Most responses aren’t nearly so dire-sounding, but they do acknowledge deficits. Almost 4 in 10 respondents (36%) say that their company’s financial systems are well-integrated with each other and only require minimal manual intervention. Even so, only 15% indicate that their financial planning systems are very tightly integrated with their core enterprise resource planning (ERP) systems.

Survey results also reveal that respondents recognize the benefits of attaining integration across a global company’s dispersed finance systems. A majority (61%) who report that their financial planning systems are “well-integrated across the enterprise” confirm that their systems “substantially contribute to finance’s ability to support decision making.” Even more striking, 82% of respondents whose finance systems are very tightly integrated with their companies’ core ERP systems say that they can make a substantial contribution to decision making.

15Sept_FieldNotes_p50_v2The overwhelming majority of finance chiefs know what they need to do: Most (83%) agree that reducing the amount of attention and resources devoted to data migration and manual reconciliation associated with financial planning and business analysis would yield a significant — and measurable — financial benefit to their company. An even higher number (93%) concur that improving the speed and responsiveness of the analysis that the finance function supplies to senior management would yield financial benefits. (See “No Doubt of the Benefit,” above.)

But only 14% of respondents reported that the finance function at their company was able to instantly respond to ad-hoc requests for business analysis. A majority (61%) said that they could respond within a day of receiving the request. What difference does a day make? With uncertainty increasing—about not just economic growth, but also regulation, commodity prices, and customer demand, to name but a few factors—and the speed of markets accelerating, finance chiefs aren’t eager to find out.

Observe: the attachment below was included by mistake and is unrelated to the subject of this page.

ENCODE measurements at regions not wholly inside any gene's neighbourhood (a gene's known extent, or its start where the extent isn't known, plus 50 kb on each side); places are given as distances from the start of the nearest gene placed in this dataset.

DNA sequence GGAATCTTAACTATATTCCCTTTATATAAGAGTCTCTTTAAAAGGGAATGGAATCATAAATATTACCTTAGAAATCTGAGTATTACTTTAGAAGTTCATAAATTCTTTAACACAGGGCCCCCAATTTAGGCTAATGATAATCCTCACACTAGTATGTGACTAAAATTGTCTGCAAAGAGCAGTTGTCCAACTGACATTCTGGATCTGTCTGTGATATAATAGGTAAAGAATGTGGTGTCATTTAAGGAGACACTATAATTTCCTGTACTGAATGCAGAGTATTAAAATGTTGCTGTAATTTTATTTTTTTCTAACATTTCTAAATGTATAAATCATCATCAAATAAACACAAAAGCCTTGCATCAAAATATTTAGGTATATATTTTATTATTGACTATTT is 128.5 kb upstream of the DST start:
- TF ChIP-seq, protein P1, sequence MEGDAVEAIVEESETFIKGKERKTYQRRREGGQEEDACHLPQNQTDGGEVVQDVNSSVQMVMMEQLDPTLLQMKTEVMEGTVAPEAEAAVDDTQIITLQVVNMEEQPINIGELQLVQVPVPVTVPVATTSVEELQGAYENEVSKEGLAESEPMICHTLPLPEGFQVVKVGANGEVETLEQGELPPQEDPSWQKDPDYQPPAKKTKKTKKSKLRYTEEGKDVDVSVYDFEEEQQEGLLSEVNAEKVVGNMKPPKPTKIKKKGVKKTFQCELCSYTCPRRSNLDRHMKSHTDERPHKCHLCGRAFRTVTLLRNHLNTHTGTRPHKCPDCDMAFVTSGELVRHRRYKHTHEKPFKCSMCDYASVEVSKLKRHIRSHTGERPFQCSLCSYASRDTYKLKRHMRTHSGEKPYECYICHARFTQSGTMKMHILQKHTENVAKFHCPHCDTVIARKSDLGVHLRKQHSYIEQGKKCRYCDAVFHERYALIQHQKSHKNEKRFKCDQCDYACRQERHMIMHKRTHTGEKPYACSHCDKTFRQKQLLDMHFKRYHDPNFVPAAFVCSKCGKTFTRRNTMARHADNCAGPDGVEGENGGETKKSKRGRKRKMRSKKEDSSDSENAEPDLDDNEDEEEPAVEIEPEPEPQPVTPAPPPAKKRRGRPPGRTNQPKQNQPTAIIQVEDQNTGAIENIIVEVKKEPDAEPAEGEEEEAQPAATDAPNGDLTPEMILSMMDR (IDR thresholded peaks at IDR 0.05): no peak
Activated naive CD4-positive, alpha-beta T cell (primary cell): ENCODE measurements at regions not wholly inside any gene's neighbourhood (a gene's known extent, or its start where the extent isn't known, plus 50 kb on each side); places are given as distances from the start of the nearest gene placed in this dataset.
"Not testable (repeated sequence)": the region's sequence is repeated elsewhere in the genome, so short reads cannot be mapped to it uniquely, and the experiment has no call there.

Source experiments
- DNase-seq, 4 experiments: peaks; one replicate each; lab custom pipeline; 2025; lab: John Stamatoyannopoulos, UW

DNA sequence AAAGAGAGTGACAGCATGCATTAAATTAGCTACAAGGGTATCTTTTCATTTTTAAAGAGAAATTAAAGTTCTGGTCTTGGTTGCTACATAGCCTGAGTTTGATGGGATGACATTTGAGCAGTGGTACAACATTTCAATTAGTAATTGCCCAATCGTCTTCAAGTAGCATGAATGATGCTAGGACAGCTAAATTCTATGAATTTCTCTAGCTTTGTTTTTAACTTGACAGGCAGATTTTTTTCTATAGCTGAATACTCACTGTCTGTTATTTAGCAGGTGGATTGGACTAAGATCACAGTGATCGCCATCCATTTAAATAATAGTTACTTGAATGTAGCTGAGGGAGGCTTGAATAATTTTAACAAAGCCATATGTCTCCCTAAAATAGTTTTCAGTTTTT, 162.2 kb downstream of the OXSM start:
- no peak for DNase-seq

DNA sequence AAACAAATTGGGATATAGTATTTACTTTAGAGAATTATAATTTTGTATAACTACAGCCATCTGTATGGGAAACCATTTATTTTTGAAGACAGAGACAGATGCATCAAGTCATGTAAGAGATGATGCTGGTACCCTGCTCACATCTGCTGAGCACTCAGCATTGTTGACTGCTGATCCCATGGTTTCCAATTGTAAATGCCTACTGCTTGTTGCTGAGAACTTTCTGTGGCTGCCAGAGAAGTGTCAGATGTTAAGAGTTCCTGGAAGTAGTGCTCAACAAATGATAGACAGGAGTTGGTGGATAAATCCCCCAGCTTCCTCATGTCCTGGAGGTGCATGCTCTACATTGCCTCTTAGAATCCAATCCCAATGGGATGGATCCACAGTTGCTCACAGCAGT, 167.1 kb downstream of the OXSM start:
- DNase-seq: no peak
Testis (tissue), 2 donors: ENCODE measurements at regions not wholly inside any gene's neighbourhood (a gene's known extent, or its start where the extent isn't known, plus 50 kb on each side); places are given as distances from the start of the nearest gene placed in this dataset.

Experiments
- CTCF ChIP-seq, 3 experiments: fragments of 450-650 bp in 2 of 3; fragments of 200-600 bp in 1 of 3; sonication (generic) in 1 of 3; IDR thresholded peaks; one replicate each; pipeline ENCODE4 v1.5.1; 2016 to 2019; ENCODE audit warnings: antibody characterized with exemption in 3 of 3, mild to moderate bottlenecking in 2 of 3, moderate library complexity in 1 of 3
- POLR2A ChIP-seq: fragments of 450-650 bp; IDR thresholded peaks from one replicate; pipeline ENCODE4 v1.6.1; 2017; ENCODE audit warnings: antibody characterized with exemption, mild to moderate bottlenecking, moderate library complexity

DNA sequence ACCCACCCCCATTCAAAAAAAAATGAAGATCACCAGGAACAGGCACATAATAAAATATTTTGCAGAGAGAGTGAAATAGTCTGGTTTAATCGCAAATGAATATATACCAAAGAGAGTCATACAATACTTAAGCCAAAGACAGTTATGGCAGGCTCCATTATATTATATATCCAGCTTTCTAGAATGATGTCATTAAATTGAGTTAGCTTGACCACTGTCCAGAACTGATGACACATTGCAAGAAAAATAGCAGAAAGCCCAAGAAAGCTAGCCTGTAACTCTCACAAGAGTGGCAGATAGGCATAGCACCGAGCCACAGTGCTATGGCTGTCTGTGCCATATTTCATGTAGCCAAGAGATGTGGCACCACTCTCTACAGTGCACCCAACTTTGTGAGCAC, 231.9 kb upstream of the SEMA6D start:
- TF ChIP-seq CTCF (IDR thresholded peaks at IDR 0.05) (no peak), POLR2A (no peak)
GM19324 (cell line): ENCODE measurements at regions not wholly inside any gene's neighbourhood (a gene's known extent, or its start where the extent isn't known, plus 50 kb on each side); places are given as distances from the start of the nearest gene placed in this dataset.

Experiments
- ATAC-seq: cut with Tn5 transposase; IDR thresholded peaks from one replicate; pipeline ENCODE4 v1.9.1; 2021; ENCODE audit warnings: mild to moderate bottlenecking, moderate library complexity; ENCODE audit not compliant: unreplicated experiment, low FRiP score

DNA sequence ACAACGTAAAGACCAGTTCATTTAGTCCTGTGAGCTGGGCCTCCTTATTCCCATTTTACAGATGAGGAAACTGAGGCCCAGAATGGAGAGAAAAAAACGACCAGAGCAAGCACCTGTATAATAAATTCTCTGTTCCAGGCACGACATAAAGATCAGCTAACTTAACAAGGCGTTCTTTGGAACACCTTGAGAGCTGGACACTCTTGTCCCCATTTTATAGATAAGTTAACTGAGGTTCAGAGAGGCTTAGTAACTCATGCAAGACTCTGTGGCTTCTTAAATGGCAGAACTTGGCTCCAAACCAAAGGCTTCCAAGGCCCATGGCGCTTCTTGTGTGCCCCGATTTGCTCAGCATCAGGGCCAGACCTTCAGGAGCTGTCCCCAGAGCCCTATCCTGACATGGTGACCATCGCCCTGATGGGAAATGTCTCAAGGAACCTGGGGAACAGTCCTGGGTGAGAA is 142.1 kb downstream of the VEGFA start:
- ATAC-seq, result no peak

Gaining Recognition

Finance leaders are well aware that the need to improve their groups’ contributions to high-value FP&A activities will only grow more urgent in the coming years. Providing more sophisticated, forward-looking, and interactive information to decision makers is clearly a priority.

It’s at least as imperative that finance executives provide analysis that decision makers can fully understand. One CEO says his company’s finance function’s goal is to “streamline reports so they can be understood by all, from the president to the manufacturing floor.”

In fact, 88% of respondents agree that the growing speed and availability of financial analysis and reporting will increase the pressure on finance to make sure that decision makers understand the underlying assumptions and analytical framework of the data they receive. It’s up to finance teams to ensure that decision makers are in a position to make effective use of that business information. As one VP of finance put it: “I hope to improve [finance’s] ability to support business analysis…and when that business partnership arrives, people will be hooked on it and have an insatiable appetite for more business analysis and engagement.”

Once that happens, the FP&A team can rise to become strategic business partners, providing indispensable financial insight into decisions about new markets, new products, and other growth-inducing activities.